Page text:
And this is a thing that happens with actors at some point.  On a movie, a movie is made shot by shot.  Everybody knows that. Line Wetmuller knows it.  Marty Scorsese knows it.  Jackie Chan knows a movie is made shot by shot.  And at that moment, what is required is everybody has to do their job to their perfection.  And they have to hit a Mark and they have to go there.

    Sometimes the movie rests on the shoulders of the makeup artist who put on Stellan Skarsgård’s eyebrows.  Sometimes it’s the focus puller that if it isn’t sharp, you don’t have it and it shows up and you have to do it all over again.  But it’s those moments as an actor where everybody I have ever worked with has helped me get to that place.  Sometimes it’s 3:00 o’clock in the morning, and sometimes it’s 11:00 ‑‑ 11:00 at night in which you just have to somehow put it all together, have faith in what the process is, and go there.

    A thousand years ago in 1977 when I was an intern at the Great Lakes Shakespeare Festival, my first professional job, we all got yelled at by Dan Sullivan, the director.  We had partied a little bit too much the night before.  We were showing up for rehearsals, and he screamed at us.  Well, he did actually scream at us.  He said, “Hey, look.  You guys, you guys, you actors, you know what your job is?  You know what your job is?  You have got to show up on time and you have to know the text and you have to have a head full of ideas.  Otherwise I can’t do my job.”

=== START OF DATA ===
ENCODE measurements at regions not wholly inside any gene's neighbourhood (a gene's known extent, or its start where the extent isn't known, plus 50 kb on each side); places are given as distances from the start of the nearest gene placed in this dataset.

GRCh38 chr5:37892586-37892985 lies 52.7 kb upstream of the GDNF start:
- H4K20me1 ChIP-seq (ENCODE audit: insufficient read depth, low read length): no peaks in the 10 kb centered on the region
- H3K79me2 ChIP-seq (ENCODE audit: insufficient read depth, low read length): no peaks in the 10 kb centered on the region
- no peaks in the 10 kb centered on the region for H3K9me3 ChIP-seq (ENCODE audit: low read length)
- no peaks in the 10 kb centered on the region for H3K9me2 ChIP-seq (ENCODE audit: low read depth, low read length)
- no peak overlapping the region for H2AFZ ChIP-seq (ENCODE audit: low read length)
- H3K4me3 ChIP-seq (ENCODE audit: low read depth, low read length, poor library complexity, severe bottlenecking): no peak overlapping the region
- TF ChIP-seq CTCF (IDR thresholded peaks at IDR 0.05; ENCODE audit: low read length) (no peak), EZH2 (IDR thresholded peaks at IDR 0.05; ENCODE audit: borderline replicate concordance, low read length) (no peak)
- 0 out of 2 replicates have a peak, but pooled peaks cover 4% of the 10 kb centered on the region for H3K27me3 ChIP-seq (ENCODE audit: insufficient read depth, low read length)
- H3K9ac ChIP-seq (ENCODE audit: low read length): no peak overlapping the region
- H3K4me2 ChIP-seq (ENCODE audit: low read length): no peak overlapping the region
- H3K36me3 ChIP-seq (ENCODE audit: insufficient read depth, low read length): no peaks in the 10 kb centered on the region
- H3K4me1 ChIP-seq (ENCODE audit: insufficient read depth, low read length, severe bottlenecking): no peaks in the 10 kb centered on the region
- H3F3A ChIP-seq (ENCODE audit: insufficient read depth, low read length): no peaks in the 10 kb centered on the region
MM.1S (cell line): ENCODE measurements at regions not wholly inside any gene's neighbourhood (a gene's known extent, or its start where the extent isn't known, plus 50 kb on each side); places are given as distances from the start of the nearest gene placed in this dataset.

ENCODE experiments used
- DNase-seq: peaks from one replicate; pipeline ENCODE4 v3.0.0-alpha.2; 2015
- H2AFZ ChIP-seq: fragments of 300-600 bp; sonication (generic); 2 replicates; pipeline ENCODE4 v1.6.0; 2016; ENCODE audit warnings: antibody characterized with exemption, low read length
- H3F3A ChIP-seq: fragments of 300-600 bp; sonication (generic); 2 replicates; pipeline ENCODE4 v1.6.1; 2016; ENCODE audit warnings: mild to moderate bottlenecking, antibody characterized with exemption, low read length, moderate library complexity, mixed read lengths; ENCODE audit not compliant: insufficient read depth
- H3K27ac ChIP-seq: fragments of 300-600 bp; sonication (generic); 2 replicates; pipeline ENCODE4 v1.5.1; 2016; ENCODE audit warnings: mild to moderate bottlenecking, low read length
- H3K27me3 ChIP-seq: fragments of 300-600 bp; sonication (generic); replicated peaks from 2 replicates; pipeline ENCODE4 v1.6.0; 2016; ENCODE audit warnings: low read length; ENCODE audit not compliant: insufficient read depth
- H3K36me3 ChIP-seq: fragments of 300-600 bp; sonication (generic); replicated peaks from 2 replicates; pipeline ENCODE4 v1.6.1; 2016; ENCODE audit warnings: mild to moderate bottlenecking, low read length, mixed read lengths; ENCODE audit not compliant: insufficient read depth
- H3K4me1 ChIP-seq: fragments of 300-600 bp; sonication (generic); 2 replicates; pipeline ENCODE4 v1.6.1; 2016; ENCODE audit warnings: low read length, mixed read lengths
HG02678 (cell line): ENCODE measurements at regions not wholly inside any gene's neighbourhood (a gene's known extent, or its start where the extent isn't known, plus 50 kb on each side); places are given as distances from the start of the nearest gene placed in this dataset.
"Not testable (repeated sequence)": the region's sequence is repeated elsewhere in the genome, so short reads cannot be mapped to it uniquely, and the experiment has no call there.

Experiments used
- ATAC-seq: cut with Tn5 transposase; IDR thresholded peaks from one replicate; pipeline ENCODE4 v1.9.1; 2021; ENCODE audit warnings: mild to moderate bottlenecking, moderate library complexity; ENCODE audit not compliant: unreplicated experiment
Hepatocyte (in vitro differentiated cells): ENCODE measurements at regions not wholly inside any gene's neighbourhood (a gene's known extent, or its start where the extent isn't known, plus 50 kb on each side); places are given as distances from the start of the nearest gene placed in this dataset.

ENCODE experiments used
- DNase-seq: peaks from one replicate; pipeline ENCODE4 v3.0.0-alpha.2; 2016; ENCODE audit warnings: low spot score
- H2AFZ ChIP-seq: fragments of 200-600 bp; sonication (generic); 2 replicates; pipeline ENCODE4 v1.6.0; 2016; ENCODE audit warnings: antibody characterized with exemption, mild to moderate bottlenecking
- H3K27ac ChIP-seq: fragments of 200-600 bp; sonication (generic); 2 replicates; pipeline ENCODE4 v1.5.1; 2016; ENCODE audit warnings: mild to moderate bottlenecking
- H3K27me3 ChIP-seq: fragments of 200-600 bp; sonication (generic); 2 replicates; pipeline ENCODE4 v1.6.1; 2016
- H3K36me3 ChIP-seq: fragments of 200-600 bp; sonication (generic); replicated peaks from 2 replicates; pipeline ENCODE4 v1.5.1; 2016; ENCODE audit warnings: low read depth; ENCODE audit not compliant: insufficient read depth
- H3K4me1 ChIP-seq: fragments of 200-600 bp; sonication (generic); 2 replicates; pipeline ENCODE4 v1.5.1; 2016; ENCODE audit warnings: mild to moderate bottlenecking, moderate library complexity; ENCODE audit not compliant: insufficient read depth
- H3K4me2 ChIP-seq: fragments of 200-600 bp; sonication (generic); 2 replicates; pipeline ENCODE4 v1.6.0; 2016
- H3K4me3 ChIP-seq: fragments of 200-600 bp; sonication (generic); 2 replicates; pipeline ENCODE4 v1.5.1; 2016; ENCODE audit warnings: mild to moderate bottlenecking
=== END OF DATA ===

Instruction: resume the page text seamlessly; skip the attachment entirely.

That was the greatest lesson a young actor could possibly ever get.  First of all, the head full of ideas, bring anything, try anything.  They might not use it.  If it stinks, they won’t use it.  Am I right, Marty Scorsese?  If it’s not good, boy, let’s see the outtakes from that movie, by the way.


    Knowing the text ‑‑ and it’s not just your lines.  It’s the whole thing.  It’s the red dot.  It’s the theme of the movie.  You’ve got to know it.  You might not be right in the opinion that you bring to it, but you’ve got to come at it with some direction.

    And as Charlize might know, and some of the other people who’ve worked with us at the Play Tone galaxy of stars, showing up on time is one of the greatest, liberating acts you can give yourself in a movie.


    That means those people with radios in their ears don’t need to knock on your door and say they’re ready for you.  You’re actually already ready and you have the liberty and you have the freedom of being there early enough to settle down, because when the time comes, you have to hit the marks and you have to go there.